I am sitting here waiting for the kids to get ready to go… it promises to be a very hot day again today (105F?), so we are off to the lake for a dip.  I used to think of “the lake” as a beautiful green spot with a tree-lined shore, and a nice big dock for sunning and diving.  Well, my header photo gives you some idea of our lake – it is HOT HOT HOT.  There is NO SHADE, not anywhere near the water, unless you are a spider.  It is rock and dirt and a few scattered weeds, maybe a snake or two, God forbid.  Did you know that some rattlesnakes swim?  I hope they think the water is too cold today… Later in the summer, the kids won’t want to go swimming when it is this “cold” out.  The evaporative effect of the desert is incredible, and makes you freezing cold when you are wet! I’ll post pics later.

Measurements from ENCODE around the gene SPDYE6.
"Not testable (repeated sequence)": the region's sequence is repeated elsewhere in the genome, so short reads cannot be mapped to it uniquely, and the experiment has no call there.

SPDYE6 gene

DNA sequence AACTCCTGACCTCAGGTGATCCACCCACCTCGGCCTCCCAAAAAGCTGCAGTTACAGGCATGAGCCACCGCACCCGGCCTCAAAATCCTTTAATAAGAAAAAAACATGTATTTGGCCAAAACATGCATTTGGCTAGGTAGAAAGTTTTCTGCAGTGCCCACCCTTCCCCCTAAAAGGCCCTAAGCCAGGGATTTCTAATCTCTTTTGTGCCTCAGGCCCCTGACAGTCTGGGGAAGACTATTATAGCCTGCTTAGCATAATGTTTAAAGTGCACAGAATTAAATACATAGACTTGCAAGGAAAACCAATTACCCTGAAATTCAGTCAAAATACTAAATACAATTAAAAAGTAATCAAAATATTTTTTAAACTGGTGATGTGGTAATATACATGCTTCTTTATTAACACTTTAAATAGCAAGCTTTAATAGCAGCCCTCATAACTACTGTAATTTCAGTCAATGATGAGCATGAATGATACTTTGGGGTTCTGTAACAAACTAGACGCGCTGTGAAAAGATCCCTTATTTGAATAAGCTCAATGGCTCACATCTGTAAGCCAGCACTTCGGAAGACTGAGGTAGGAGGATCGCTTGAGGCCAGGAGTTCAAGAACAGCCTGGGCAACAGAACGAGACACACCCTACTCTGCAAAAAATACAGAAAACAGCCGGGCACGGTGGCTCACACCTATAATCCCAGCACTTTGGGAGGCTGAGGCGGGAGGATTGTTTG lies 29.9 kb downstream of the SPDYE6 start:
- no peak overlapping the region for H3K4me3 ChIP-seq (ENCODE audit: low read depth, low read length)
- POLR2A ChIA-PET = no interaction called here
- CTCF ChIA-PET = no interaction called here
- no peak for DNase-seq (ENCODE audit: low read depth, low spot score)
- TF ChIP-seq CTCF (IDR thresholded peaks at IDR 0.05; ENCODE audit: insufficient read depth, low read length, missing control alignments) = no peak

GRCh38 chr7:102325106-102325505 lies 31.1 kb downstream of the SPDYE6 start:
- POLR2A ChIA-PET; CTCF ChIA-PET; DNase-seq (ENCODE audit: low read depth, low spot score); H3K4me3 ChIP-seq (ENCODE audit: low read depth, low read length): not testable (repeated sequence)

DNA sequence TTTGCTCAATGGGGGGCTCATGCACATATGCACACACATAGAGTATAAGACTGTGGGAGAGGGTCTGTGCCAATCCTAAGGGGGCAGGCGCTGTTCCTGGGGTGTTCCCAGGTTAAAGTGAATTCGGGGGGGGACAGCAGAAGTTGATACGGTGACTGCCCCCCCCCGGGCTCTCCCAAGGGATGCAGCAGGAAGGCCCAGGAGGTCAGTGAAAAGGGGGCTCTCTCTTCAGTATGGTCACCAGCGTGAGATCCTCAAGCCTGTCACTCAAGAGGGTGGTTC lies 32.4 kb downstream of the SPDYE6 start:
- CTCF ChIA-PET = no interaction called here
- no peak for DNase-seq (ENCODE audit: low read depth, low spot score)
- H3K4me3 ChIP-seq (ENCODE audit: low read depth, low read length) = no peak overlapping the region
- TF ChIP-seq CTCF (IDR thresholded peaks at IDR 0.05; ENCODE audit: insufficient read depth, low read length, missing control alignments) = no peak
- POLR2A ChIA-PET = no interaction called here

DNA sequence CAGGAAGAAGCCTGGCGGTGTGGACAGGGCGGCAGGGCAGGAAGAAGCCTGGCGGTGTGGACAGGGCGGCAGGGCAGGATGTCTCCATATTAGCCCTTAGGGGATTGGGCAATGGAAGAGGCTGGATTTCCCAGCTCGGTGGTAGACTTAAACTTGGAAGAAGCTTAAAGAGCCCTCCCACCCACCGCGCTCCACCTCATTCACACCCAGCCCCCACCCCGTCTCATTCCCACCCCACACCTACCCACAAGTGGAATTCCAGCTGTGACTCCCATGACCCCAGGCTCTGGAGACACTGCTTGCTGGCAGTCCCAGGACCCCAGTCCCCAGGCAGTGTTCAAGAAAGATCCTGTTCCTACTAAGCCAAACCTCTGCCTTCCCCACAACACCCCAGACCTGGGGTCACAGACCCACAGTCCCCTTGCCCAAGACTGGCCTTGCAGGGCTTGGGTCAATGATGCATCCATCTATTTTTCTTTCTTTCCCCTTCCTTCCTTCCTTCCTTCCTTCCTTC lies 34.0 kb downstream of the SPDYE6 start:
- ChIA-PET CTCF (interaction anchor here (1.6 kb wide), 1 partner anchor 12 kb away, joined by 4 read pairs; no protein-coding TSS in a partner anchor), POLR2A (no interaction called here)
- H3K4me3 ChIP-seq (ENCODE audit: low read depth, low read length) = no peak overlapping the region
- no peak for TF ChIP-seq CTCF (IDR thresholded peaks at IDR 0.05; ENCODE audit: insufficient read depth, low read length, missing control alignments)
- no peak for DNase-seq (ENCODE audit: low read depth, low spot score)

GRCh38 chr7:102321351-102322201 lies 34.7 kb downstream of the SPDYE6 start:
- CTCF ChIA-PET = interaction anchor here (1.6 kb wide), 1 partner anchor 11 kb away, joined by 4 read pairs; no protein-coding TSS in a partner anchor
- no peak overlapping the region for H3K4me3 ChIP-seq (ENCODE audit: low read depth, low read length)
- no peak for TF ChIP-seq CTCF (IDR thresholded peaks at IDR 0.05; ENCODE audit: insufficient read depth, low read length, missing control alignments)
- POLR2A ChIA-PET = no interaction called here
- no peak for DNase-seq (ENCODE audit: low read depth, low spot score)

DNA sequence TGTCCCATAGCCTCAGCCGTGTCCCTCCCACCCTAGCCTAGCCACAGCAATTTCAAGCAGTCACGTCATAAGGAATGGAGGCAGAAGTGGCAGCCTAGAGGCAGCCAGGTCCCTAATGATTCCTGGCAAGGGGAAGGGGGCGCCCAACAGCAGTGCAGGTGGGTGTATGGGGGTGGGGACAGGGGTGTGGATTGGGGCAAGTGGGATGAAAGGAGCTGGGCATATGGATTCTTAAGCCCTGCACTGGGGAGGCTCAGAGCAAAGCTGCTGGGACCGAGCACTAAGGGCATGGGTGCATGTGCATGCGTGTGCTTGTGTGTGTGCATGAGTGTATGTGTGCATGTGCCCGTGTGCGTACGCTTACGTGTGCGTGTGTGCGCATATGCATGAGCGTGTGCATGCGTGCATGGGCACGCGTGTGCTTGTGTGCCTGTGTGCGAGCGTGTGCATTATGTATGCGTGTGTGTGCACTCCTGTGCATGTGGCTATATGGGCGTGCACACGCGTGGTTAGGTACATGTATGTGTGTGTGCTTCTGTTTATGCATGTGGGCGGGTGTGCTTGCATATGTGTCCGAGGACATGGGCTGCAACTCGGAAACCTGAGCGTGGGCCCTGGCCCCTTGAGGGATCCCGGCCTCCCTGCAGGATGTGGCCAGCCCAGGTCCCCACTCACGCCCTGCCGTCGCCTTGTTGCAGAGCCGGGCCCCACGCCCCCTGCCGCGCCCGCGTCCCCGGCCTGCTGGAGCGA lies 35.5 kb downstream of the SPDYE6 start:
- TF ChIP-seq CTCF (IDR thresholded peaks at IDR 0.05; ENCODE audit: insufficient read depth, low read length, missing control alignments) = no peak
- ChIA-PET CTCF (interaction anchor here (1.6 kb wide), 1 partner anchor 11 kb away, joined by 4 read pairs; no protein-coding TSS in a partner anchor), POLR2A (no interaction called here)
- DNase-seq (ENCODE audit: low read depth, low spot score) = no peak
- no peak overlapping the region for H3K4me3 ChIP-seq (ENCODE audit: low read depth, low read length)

Anyway, while I am waiting, I wanted to tell you what God taught ME in the children’s Sunday School lesson that I gave yesterday.  We were talking about Mary of Bethany, how she poured that precious ointment on the head and feet of her Saviour and filled the room with the wonderful fragrance, then wiped his feet with her hair… It hit me as I was telling the story, that Mary was close enough to Jesus to walk away smelling like him. He told the disciples that she was preparing his body for burial. That fragrance in her hair must have reminded her constantly of his death and resurrection, for this took place in the last days of his life. How often did women wash their hair in those days?  I would never want to wash my hair again, if its fragrance would remind me of my Jesus all the time!  Would a woman be likely to cut her hair if she were in mourning?  I wonder if Mary of Bethany cut her long hair off and kept it somewhere, to save that wonderful fragrance of Jesus…  I think I would have wanted to.